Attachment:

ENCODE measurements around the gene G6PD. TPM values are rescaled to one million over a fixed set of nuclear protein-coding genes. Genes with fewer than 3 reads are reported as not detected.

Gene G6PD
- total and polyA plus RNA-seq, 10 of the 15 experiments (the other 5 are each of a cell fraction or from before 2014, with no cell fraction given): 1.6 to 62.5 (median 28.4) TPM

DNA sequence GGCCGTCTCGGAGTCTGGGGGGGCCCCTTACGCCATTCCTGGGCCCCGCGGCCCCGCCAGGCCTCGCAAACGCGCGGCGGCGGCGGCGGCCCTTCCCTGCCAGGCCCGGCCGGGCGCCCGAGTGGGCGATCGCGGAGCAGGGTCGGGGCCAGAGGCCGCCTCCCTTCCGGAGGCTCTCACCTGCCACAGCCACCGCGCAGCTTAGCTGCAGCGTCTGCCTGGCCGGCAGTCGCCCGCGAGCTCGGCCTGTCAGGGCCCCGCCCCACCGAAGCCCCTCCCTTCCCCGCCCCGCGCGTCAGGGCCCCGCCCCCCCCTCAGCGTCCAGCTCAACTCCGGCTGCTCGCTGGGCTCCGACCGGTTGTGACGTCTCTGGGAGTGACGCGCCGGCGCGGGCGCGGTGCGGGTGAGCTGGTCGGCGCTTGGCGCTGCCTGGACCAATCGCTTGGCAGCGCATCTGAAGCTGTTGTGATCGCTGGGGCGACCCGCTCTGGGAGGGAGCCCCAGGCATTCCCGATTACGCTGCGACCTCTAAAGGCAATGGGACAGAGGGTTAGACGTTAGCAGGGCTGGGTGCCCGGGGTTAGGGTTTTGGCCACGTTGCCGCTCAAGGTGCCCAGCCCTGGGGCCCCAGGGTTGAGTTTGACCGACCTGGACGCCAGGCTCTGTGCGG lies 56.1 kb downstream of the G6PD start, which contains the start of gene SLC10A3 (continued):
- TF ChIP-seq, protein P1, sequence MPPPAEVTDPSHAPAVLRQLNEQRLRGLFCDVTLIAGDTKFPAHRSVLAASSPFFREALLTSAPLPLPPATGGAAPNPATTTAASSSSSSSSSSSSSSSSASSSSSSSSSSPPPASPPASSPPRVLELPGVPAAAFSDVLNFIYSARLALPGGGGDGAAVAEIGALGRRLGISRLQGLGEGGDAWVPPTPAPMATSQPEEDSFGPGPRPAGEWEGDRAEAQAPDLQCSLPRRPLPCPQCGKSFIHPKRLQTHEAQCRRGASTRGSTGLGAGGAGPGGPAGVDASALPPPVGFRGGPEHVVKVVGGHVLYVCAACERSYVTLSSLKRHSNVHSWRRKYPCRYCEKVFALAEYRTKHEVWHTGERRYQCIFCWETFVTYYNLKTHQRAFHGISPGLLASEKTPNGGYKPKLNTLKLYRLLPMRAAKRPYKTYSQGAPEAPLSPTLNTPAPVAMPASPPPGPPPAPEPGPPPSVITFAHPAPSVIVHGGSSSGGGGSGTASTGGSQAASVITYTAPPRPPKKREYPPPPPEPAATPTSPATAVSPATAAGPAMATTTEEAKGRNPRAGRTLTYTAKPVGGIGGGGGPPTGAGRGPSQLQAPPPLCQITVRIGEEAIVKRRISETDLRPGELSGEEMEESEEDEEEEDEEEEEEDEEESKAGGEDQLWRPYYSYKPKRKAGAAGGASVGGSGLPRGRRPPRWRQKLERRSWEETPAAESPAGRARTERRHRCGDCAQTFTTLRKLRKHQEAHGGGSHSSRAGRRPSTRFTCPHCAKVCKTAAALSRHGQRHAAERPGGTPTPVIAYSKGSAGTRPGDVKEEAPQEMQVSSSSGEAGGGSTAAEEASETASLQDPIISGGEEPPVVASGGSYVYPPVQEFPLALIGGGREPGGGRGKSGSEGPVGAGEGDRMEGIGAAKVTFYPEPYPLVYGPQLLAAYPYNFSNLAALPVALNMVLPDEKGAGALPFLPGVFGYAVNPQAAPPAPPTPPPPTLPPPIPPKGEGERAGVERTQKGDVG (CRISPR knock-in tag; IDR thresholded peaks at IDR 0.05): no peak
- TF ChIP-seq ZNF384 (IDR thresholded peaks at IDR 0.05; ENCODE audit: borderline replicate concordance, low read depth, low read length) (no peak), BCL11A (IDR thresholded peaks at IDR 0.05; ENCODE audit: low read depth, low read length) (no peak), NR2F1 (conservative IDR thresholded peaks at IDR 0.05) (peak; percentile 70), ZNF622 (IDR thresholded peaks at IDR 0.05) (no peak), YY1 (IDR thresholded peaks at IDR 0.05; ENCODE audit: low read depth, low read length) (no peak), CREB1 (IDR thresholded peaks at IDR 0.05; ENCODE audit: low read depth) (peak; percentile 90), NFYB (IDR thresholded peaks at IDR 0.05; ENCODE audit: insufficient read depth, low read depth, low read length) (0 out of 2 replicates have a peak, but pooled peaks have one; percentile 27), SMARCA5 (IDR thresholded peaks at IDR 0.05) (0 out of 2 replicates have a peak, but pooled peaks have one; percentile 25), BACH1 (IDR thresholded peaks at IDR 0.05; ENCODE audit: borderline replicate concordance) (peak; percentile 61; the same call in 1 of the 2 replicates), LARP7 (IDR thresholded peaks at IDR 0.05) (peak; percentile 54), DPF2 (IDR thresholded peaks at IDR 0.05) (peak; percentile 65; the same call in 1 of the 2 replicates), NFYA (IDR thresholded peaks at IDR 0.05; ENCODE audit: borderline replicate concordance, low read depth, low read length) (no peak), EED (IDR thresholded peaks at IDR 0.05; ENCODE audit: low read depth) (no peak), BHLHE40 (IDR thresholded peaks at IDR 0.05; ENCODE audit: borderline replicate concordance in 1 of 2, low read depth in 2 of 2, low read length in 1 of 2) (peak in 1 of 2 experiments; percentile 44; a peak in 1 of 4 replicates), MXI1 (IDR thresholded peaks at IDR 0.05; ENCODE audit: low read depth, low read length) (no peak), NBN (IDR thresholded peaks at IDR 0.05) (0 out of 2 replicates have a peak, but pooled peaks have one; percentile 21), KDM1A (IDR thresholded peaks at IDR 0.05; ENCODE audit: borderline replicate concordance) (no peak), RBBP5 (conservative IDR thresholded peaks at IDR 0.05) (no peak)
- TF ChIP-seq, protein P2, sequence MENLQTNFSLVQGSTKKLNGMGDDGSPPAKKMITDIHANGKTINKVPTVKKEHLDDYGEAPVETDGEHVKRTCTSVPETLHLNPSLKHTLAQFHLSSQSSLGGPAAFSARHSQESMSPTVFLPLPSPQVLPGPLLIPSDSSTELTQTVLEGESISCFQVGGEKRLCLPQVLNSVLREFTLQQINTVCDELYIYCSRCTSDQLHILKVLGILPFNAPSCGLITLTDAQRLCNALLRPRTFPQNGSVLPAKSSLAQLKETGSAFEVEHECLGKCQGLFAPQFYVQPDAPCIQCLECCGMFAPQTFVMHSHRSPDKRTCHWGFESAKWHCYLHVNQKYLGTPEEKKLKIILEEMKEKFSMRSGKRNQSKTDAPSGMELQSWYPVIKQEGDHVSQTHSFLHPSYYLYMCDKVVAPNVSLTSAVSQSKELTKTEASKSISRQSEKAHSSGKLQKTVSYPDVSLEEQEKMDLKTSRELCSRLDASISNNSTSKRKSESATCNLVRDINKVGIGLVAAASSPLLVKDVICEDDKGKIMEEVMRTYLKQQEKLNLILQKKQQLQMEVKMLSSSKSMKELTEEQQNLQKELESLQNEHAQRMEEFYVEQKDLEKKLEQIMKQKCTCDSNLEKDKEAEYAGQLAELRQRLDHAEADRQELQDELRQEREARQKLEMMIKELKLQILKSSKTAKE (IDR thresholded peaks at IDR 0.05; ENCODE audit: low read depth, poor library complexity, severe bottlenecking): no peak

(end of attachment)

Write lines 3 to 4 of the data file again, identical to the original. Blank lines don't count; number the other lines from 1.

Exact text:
- total and polyA plus RNA-seq, 10 of the 15 experiments (the other 5 are each of a cell fraction or from before 2014, with no cell fraction given): 1.6 to 62.5 (median 28.4) TPM

DNA sequence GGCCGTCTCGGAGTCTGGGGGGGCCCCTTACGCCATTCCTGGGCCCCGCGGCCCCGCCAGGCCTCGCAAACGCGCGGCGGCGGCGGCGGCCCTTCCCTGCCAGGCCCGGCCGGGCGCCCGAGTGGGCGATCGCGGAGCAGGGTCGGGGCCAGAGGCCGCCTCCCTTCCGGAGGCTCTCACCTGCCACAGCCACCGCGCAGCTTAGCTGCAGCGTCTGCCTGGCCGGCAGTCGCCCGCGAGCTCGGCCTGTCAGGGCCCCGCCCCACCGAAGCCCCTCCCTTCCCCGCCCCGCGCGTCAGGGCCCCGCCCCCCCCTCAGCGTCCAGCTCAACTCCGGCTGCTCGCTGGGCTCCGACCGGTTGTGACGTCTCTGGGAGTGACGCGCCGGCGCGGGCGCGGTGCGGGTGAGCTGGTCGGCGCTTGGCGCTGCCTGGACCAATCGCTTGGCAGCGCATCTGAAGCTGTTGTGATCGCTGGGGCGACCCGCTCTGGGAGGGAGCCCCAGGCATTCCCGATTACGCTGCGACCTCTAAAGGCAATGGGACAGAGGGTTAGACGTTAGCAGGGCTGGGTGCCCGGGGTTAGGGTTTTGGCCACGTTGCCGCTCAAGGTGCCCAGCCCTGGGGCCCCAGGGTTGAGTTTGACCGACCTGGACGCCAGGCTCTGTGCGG lies 56.1 kb downstream of the G6PD start, which contains the start of gene SLC10A3 (continued):